Sights and Sounds

Tin Man

Tin Man DVD Cover

Tin Man DVD Cover

 

Let me first say that I am a Wizard of Oz nut. No, I'm not talking about the 1939 MGM Judy Garland film, which don't get me wrong, is a great film. I'm talking the Oz books by L. Frank Baum and those by Ruth Plumly Thompson and others who wrote about the traditional Land of Oz. However, I am not a purist. I enjoy movies and stories about Oz that are non-traditional. Phillip Jose Farmer's Barnstormer in Oz comes to mind. The miniseries Tin Man falls into this category. Imagine a Land of Oz that, while still filled with magic, lacks the Munchkins, the Scarecrow and the Cowardly Lion. Instead you have The OZ (The Outer Zone) which was once ruled over by a beloved queen and her advisors. The marshals became known as Tin Men because of the tin stars they wore; their appearance is much like that of the modern western lawman with long brown trench coats wearing their guns at their sides.

Tin Man stars Zooey Deschanel as DG, the daughter of the beloved queen of The OZ sent to Kansas as a child to escape the clutches of the wicked queen who has taken over her kingdom. DG is raised on a farm by her aunt and uncle and she has no memory of The OZ. The wicked queen played by Kathleen Robertson has punished and/or exiled all who remained loyal to the former queen. She has removed half of the brain of the queen's main advisor, Glitch (Alan Cumming), leaving him an apparent idiot with a zipper down the center of his skull. DG is forced to return to The OZ and, in a journey that mirrors that of the traditional OZ stories, accumulate an entourage to help her defeat the wicked queen. One of these, of course, is a former marshal or Tin Man (Neil McDonough) of the title who has his own score to settle with the wicked queen.

Tin Man moves quickly with a number of twists and turns, some of them unexpected others telegraphed so you know they are coming. Those familiar with the Wizard of Oz will have no trouble figuring out which of the characters of The OZ correspond to those in the original Oz stories. Tin Man is a more adult story than the Oz books and movies, but still likely to be enjoyed by the whole family. If I had a complaint about the series it is that it is too short by about 45 seconds. It isn't that the ending was unsatisfactory, but I was expecting at least one more line. Everyone I've talked with who has watched this film mentally filled in this line or one like it and it really isn't needed to finish the series, but it would have been nice. (Sorry, you'll just have to figure out what the line is yourself as it would be a definite spoiler.)

Abraham Lincoln, Vampire Hunter

I will admit to having been both leery and intrigued by the premise of Abraham Lincoln Vampire Hunter. The idea of one of our historically beloved presidents being turned into Buffy the Vampire Slayer appalled me. However I like a good vampire film as much as the next person. I also like being surprised.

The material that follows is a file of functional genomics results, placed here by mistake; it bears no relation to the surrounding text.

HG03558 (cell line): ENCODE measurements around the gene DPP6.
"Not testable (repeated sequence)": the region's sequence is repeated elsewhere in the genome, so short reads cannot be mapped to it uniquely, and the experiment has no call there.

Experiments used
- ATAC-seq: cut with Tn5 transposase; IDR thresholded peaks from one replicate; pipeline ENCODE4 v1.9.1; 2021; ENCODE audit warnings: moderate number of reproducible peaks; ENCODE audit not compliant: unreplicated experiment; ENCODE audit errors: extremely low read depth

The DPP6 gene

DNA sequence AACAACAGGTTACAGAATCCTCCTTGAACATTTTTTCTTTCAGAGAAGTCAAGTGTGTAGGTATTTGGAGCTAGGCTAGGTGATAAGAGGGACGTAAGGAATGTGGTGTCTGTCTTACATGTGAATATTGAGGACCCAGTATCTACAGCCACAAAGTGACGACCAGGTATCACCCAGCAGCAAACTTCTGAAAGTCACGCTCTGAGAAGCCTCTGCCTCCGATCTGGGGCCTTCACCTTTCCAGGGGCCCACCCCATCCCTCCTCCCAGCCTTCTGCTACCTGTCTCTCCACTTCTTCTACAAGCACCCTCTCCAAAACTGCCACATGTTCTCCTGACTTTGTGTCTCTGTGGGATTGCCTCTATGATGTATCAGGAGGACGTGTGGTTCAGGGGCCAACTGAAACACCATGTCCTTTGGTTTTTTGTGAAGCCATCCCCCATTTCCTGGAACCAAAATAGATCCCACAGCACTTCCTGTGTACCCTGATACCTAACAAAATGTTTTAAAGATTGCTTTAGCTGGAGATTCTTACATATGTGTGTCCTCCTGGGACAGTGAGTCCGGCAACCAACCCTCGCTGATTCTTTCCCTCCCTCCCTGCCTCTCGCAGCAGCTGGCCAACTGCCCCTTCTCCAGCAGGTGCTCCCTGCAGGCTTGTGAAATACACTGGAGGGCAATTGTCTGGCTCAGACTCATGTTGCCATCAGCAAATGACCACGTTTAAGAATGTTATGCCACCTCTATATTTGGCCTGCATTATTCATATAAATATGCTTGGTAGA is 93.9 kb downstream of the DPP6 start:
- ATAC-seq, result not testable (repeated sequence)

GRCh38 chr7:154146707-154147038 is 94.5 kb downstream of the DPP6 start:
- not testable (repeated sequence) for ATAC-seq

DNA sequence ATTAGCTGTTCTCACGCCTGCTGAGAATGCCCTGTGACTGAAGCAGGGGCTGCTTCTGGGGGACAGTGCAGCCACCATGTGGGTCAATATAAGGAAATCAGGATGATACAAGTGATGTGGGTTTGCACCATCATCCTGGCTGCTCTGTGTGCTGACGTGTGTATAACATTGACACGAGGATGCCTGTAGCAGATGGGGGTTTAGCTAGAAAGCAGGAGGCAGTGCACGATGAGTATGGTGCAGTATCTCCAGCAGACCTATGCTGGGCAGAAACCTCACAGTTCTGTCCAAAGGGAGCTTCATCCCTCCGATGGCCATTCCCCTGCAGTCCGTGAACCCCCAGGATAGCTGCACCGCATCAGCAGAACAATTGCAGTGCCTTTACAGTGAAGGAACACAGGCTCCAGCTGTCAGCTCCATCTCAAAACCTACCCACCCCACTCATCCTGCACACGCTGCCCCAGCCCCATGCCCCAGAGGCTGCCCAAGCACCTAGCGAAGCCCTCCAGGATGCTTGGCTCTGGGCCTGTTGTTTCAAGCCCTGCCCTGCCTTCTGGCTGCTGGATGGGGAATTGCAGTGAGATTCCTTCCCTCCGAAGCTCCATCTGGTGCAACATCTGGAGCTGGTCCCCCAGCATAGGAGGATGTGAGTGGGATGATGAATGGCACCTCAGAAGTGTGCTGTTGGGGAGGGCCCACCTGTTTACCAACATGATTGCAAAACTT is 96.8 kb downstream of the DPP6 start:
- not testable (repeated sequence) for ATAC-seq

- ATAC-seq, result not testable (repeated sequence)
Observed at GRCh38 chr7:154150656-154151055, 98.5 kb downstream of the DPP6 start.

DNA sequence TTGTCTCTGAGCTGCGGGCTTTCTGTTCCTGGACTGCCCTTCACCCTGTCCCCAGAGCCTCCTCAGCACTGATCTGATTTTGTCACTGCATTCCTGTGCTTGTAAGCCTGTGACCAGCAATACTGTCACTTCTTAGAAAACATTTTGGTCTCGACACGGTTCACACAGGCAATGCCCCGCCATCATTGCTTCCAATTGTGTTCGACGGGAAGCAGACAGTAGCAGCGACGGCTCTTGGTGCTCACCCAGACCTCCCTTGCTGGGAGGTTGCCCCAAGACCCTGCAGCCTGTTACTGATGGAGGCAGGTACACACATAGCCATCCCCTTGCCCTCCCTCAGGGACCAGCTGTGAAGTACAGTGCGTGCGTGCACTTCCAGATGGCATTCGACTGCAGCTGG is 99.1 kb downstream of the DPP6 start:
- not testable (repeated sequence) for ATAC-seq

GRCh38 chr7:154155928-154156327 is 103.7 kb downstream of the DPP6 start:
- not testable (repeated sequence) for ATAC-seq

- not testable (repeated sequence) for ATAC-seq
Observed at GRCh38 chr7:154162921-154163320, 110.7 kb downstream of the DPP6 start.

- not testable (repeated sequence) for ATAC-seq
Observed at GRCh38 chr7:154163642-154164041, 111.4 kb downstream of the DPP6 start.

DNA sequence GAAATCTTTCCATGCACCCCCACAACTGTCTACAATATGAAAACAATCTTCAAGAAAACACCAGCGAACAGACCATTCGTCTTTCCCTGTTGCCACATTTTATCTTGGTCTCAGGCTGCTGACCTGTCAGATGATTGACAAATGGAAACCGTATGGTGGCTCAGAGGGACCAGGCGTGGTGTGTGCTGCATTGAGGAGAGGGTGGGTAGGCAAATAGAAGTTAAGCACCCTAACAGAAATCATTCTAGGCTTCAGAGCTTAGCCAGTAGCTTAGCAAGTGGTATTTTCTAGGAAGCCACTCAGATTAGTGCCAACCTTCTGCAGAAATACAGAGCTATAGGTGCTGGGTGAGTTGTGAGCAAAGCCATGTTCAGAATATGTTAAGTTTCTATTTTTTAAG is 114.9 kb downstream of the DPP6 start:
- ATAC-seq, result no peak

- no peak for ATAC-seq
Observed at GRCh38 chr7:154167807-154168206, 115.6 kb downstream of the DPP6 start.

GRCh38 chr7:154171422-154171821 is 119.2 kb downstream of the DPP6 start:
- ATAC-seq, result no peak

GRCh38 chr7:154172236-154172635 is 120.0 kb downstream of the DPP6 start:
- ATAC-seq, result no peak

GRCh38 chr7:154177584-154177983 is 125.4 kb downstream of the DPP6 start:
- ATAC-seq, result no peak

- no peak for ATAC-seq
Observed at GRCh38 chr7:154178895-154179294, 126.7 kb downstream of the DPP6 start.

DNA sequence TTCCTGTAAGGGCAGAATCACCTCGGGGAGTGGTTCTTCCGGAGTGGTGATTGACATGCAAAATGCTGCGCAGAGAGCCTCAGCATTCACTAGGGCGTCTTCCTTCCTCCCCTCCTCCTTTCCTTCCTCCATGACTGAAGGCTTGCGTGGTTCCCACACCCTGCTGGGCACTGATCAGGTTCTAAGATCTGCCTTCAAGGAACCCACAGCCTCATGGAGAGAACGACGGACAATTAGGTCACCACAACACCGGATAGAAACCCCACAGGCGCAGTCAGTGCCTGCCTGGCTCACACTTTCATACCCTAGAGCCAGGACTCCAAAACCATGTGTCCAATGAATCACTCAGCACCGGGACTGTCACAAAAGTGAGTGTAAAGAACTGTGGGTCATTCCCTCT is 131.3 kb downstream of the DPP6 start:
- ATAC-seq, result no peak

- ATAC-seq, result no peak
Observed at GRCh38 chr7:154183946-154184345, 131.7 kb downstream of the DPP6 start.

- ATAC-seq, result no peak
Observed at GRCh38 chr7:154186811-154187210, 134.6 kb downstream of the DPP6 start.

Jeremiah Johnson

I was once asked what I thought of Robert Redford. My response was immediate. I didn't like him and I thought he was a lousy actor trading on his good looks, though he was certainly a talented director. A short while later the discussion turned to our favorite movies when asked I began naming them: Sneakers, Butch Cassidy and the Sundance Kid, The Last Castle, The Sting, The Great Waldo Pepper, The Natural and finally Jeremiah Johnson. There was a sudden pause in the discussion when the person I was talking to said, "Didn't you just say ...?"

Always Heard, Never Known

This is the story of a band that everyone has heard and yet most people don’t even know their name.  They played on more hit records than Elvis, than The Beach Boys, than The Rolling Stones or the Beatles ….combined.  They were responsible for the driving beat of the Motown hit factory.   The riffs you remember to so many songs were arranged and performed by them;  yet  if I mentioned some of their names, James Jamerson,  Richard Allen, Joe Messina, to name a few there would be no flash of recognition in your mind.

Ali

I visited the Muhammad Ali Center in Louisville this past weekend, so it naturally occurred to me to watch Ali again afterwards. While the film is noticeably uneven as a bio-pic, it does cover the most notable part of Ali's boxing career from his first fight with Sonny Liston to his "Rumble in the Jungle" with George Foreman. The film also delves into his relationship with The Nation of Islam, his fight against being drafted into the Vietnam War, his appearances on television with Howard Cosell, and so on.

If you liked The Horse Whisperer, try these.

There is a special connection between humans and animals; the most fascinating being between humans and horses. Did you see the Horse Whisperer? Did you enjoy it? If so, here are five other movies you might like:

Buck: A richly textured and visually stunning film, follows Buck Brannaman from his abusive childhood to his phenomenally successful approach to horses.

The Wild Horse Redemption: Documents the Wild Horse Inmate Program, through which inmates at the East Canon Correctional Complex learn the non-coercive methods of horse whisperers to tame and train the horses for adoption.

Horses: The Story of Equus: Explores the lives and qualities of three remarkable equines.

Horse: An introduction to horses that explores the history and varieties of horses, and the links between horses and humankind.

Wild Horse, Wild Ride: Each year, through the Extreme Mustang Makeover Challenge, 100 people across the country attempt to tame a wild mustang in 100 days.

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